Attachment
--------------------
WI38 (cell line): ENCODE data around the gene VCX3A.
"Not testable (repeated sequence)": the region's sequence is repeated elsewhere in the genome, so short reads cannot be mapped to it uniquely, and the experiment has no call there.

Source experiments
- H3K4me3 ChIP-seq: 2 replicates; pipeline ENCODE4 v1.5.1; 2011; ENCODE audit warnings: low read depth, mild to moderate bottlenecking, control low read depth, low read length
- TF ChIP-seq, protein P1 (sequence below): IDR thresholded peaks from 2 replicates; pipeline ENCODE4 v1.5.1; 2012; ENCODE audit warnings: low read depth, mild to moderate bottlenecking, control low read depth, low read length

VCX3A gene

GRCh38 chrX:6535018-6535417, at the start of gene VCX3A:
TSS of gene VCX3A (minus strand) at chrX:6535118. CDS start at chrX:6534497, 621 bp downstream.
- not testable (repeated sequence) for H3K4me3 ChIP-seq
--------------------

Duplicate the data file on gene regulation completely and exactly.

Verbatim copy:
WI38 (cell line): ENCODE data around the gene VCX3A.
"Not testable (repeated sequence)": the region's sequence is repeated elsewhere in the genome, so short reads cannot be mapped to it uniquely, and the experiment has no call there.

Source experiments
- H3K4me3 ChIP-seq: 2 replicates; pipeline ENCODE4 v1.5.1; 2011; ENCODE audit warnings: low read depth, mild to moderate bottlenecking, control low read depth, low read length
- TF ChIP-seq, protein P1 (sequence below): IDR thresholded peaks from 2 replicates; pipeline ENCODE4 v1.5.1; 2012; ENCODE audit warnings: low read depth, mild to moderate bottlenecking, control low read depth, low read length

VCX3A gene

GRCh38 chrX:6535018-6535417, at the start of gene VCX3A:
TSS of gene VCX3A (minus strand) at chrX:6535118. CDS start at chrX:6534497, 621 bp downstream.
- not testable (repeated sequence) for H3K4me3 ChIP-seq